We hypothesize that replacing the visual perception of one's body with a spatial-temporal deformed state would change sensations associated with the body. We developed a system that captures full-body movement and generates estimated past and future body movement by deformation. With a head mounted display, people could see their bodies as slightly deformed. We then investigated 1) how human movement is physically changed, and 2) how humans feel about the change in physical and emotional views of the body due to virtual body deformation. Our results show that spatial-temporal deformation of a virtual body actually changes the sense of body as well as physical movement. For instance, a body image generated at approximately 25-100 ms in the future induced a "lighter weight" sensation. On the basis of our findings, we discuss the design implication of computational control for the physical and emotional sense of body.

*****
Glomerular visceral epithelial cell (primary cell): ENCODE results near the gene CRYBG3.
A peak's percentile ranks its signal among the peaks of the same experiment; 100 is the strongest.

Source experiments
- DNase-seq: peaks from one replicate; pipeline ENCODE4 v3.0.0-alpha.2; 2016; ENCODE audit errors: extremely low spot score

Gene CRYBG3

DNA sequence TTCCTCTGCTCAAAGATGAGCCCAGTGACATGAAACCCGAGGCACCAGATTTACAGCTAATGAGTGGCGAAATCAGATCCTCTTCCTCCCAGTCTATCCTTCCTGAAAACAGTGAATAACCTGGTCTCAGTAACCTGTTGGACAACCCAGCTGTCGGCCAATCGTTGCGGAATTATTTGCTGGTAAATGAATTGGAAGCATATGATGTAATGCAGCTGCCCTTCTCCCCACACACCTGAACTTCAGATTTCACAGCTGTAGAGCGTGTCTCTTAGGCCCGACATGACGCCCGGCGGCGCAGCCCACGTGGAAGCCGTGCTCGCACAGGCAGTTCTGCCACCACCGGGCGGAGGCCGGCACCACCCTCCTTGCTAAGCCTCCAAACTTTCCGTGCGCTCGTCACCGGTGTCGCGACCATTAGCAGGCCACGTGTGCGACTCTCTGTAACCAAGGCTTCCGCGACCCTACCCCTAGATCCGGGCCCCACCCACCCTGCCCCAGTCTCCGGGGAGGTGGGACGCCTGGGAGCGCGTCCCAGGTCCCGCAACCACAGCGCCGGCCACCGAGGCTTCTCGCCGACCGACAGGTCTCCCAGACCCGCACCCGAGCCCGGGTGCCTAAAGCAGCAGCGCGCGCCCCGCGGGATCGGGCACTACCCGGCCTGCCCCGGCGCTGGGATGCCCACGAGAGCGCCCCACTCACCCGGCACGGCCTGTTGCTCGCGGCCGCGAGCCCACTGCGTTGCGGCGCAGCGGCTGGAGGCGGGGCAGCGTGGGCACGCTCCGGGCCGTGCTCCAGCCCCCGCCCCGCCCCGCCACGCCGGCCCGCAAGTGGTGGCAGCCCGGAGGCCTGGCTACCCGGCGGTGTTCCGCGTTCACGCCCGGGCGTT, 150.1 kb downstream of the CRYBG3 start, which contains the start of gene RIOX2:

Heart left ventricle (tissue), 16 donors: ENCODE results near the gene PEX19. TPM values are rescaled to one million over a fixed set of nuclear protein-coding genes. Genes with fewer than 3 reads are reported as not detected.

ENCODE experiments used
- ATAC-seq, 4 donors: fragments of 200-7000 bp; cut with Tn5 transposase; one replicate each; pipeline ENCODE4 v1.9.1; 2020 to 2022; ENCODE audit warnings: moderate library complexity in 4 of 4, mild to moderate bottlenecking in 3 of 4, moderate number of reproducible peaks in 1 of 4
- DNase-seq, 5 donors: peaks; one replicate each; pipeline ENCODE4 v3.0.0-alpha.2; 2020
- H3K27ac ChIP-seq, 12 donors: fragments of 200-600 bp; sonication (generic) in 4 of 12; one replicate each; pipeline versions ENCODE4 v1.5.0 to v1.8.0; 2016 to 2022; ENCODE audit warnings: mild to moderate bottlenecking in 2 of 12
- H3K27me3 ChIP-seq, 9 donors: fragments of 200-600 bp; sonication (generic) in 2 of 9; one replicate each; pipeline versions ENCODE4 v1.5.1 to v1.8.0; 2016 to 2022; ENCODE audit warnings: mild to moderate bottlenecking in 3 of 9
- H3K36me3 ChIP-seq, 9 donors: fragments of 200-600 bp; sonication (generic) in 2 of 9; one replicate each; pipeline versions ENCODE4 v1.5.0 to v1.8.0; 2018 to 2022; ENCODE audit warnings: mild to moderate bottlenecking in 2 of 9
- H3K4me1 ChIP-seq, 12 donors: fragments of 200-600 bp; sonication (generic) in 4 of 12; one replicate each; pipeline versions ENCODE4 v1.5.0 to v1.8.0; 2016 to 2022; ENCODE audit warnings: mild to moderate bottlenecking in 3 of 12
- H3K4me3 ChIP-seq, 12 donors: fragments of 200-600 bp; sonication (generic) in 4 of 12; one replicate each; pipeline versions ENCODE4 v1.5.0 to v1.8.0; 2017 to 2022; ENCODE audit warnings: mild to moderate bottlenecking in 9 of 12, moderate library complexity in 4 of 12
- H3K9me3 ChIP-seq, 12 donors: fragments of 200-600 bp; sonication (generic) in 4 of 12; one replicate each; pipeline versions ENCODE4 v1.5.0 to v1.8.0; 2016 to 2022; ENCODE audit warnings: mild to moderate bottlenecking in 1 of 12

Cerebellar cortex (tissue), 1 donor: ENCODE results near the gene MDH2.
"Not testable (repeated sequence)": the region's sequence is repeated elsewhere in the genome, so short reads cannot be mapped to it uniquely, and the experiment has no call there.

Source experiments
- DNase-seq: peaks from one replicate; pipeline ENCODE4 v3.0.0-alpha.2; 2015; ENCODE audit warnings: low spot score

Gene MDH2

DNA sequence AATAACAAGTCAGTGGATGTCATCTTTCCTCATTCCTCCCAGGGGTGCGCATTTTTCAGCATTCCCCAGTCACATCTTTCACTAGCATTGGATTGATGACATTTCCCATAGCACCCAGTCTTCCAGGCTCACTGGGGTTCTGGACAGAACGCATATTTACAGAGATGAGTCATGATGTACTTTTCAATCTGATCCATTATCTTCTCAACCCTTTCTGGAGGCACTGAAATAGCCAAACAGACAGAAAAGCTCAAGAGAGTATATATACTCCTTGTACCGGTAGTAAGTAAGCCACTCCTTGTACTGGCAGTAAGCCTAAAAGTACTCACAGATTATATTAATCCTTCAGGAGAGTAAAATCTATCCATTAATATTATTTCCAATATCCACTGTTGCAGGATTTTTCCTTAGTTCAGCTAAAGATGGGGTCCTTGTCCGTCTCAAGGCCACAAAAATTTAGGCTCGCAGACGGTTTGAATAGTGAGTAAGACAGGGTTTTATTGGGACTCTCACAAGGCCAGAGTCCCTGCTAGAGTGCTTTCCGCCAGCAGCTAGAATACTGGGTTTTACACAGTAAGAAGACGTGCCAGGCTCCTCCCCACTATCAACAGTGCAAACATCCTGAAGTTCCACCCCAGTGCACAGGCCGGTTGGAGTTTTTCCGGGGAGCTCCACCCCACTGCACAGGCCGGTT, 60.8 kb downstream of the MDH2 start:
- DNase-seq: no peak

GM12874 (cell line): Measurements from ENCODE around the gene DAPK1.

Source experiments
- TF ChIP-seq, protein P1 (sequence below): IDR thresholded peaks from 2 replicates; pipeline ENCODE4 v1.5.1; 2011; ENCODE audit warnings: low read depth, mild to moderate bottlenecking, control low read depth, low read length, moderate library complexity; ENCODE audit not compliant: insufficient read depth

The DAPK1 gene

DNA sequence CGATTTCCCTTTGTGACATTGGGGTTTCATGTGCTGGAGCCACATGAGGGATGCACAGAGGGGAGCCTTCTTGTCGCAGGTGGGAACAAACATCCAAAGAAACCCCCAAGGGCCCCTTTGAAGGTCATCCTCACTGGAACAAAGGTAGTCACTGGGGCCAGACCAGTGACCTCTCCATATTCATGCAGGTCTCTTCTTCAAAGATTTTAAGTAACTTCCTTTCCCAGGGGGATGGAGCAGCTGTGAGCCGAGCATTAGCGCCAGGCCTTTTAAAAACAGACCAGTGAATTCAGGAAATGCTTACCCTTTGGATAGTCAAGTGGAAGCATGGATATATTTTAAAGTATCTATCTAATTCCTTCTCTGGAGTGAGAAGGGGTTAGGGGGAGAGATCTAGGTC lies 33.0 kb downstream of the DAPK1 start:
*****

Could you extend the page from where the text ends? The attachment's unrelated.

Proceedings of the 2017 CHI Conference on Human Factors in Computing Systems (CHI '17). ACM, New York, NY, USA,